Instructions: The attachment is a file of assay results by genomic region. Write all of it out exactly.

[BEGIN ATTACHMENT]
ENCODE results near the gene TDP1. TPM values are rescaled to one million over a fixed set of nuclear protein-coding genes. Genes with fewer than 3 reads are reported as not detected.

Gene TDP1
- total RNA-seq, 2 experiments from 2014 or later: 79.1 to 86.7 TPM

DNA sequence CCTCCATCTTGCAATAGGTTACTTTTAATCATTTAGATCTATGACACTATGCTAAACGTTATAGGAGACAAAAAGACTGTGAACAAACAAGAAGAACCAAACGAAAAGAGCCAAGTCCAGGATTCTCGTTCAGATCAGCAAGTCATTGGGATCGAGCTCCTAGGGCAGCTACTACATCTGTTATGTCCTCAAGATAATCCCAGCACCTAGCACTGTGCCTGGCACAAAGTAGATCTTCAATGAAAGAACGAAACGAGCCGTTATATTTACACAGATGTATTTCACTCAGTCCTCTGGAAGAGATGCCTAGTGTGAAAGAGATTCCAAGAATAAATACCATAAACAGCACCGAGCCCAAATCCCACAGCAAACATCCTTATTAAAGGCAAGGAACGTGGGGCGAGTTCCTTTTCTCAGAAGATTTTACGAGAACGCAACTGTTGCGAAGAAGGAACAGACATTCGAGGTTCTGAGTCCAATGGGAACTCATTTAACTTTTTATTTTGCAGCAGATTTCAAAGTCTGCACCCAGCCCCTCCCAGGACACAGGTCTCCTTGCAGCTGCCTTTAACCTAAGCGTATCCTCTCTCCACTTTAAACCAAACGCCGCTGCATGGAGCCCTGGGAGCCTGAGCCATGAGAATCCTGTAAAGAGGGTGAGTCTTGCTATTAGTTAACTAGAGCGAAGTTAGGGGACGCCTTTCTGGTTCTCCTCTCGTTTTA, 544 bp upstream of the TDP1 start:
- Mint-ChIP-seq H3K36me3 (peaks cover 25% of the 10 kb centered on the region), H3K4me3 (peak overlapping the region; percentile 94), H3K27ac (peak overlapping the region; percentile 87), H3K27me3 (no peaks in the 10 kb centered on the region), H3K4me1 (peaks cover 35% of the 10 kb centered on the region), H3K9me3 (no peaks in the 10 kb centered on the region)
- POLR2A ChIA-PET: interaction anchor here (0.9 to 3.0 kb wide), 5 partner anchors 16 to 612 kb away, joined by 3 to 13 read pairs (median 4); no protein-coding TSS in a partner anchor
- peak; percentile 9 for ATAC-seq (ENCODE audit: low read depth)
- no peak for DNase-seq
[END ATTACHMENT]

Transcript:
ENCODE results near the gene TDP1. TPM values are rescaled to one million over a fixed set of nuclear protein-coding genes. Genes with fewer than 3 reads are reported as not detected.

Gene TDP1
- total RNA-seq, 2 experiments from 2014 or later: 79.1 to 86.7 TPM

DNA sequence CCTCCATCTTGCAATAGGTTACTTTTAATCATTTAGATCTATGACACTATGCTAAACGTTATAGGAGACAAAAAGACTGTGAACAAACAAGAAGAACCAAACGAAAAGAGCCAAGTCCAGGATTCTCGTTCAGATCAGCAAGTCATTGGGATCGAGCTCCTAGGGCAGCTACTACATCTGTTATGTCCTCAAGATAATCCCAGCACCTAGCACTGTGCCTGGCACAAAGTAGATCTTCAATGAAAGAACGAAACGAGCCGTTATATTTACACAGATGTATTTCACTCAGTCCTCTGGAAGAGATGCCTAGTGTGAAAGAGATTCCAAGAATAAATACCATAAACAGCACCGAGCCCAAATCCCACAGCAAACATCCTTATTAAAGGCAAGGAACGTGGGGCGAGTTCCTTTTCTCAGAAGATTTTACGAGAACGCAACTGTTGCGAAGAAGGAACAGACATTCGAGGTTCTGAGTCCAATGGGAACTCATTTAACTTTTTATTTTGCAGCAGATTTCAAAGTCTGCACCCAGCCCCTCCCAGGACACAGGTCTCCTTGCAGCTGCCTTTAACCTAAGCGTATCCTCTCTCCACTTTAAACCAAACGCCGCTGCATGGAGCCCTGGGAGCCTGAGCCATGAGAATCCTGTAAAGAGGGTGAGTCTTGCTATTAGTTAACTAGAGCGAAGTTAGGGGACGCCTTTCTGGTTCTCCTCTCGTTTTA, 544 bp upstream of the TDP1 start:
- Mint-ChIP-seq H3K36me3 (peaks cover 25% of the 10 kb centered on the region), H3K4me3 (peak overlapping the region; percentile 94), H3K27ac (peak overlapping the region; percentile 87), H3K27me3 (no peaks in the 10 kb centered on the region), H3K4me1 (peaks cover 35% of the 10 kb centered on the region), H3K9me3 (no peaks in the 10 kb centered on the region)
- POLR2A ChIA-PET: interaction anchor here (0.9 to 3.0 kb wide), 5 partner anchors 16 to 612 kb away, joined by 3 to 13 read pairs (median 4); no protein-coding TSS in a partner anchor
- peak; percentile 9 for ATAC-seq (ENCODE audit: low read depth)
- no peak for DNase-seq